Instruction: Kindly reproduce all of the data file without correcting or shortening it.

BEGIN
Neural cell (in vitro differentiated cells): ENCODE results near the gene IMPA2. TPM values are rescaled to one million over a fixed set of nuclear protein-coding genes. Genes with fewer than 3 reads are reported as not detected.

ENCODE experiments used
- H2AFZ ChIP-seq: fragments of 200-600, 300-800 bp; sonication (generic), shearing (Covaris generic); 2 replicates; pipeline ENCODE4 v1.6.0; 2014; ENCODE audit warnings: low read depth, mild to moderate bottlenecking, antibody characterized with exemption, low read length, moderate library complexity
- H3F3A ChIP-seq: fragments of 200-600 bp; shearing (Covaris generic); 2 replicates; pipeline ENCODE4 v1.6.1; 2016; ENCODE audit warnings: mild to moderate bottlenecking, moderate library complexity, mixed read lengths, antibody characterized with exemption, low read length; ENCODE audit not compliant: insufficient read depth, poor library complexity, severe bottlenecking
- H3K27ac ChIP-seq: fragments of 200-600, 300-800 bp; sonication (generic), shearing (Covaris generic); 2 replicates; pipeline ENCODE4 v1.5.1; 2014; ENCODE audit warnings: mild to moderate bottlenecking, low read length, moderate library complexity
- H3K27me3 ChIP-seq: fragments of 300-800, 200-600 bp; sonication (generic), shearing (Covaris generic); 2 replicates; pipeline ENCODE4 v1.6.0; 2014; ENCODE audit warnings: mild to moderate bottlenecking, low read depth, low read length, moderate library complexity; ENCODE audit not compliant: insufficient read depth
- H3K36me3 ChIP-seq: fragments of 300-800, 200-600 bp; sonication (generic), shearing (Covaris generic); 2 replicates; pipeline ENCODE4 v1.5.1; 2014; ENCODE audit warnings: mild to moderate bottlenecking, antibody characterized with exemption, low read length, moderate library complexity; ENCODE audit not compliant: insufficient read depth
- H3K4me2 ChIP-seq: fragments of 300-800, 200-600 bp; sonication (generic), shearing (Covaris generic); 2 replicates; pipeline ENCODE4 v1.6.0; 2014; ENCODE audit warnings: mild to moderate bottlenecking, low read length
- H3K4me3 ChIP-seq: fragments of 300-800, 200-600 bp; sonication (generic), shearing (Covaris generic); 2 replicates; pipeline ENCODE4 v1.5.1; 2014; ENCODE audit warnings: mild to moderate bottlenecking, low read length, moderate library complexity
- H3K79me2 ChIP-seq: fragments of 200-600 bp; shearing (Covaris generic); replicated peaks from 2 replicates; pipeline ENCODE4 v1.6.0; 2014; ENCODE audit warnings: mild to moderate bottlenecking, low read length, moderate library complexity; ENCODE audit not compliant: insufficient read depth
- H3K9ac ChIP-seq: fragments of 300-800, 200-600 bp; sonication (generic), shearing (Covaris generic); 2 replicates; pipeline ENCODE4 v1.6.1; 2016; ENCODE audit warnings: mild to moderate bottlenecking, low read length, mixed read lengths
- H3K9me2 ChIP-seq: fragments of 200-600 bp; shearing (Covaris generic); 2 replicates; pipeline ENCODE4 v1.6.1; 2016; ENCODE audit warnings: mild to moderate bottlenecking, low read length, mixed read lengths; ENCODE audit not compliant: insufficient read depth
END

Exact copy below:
Neural cell (in vitro differentiated cells): ENCODE results near the gene IMPA2. TPM values are rescaled to one million over a fixed set of nuclear protein-coding genes. Genes with fewer than 3 reads are reported as not detected.

ENCODE experiments used
- H2AFZ ChIP-seq: fragments of 200-600, 300-800 bp; sonication (generic), shearing (Covaris generic); 2 replicates; pipeline ENCODE4 v1.6.0; 2014; ENCODE audit warnings: low read depth, mild to moderate bottlenecking, antibody characterized with exemption, low read length, moderate library complexity
- H3F3A ChIP-seq: fragments of 200-600 bp; shearing (Covaris generic); 2 replicates; pipeline ENCODE4 v1.6.1; 2016; ENCODE audit warnings: mild to moderate bottlenecking, moderate library complexity, mixed read lengths, antibody characterized with exemption, low read length; ENCODE audit not compliant: insufficient read depth, poor library complexity, severe bottlenecking
- H3K27ac ChIP-seq: fragments of 200-600, 300-800 bp; sonication (generic), shearing (Covaris generic); 2 replicates; pipeline ENCODE4 v1.5.1; 2014; ENCODE audit warnings: mild to moderate bottlenecking, low read length, moderate library complexity
- H3K27me3 ChIP-seq: fragments of 300-800, 200-600 bp; sonication (generic), shearing (Covaris generic); 2 replicates; pipeline ENCODE4 v1.6.0; 2014; ENCODE audit warnings: mild to moderate bottlenecking, low read depth, low read length, moderate library complexity; ENCODE audit not compliant: insufficient read depth
- H3K36me3 ChIP-seq: fragments of 300-800, 200-600 bp; sonication (generic), shearing (Covaris generic); 2 replicates; pipeline ENCODE4 v1.5.1; 2014; ENCODE audit warnings: mild to moderate bottlenecking, antibody characterized with exemption, low read length, moderate library complexity; ENCODE audit not compliant: insufficient read depth
- H3K4me2 ChIP-seq: fragments of 300-800, 200-600 bp; sonication (generic), shearing (Covaris generic); 2 replicates; pipeline ENCODE4 v1.6.0; 2014; ENCODE audit warnings: mild to moderate bottlenecking, low read length
- H3K4me3 ChIP-seq: fragments of 300-800, 200-600 bp; sonication (generic), shearing (Covaris generic); 2 replicates; pipeline ENCODE4 v1.5.1; 2014; ENCODE audit warnings: mild to moderate bottlenecking, low read length, moderate library complexity
- H3K79me2 ChIP-seq: fragments of 200-600 bp; shearing (Covaris generic); replicated peaks from 2 replicates; pipeline ENCODE4 v1.6.0; 2014; ENCODE audit warnings: mild to moderate bottlenecking, low read length, moderate library complexity; ENCODE audit not compliant: insufficient read depth
- H3K9ac ChIP-seq: fragments of 300-800, 200-600 bp; sonication (generic), shearing (Covaris generic); 2 replicates; pipeline ENCODE4 v1.6.1; 2016; ENCODE audit warnings: mild to moderate bottlenecking, low read length, mixed read lengths
- H3K9me2 ChIP-seq: fragments of 200-600 bp; shearing (Covaris generic); 2 replicates; pipeline ENCODE4 v1.6.1; 2016; ENCODE audit warnings: mild to moderate bottlenecking, low read length, mixed read lengths; ENCODE audit not compliant: insufficient read depth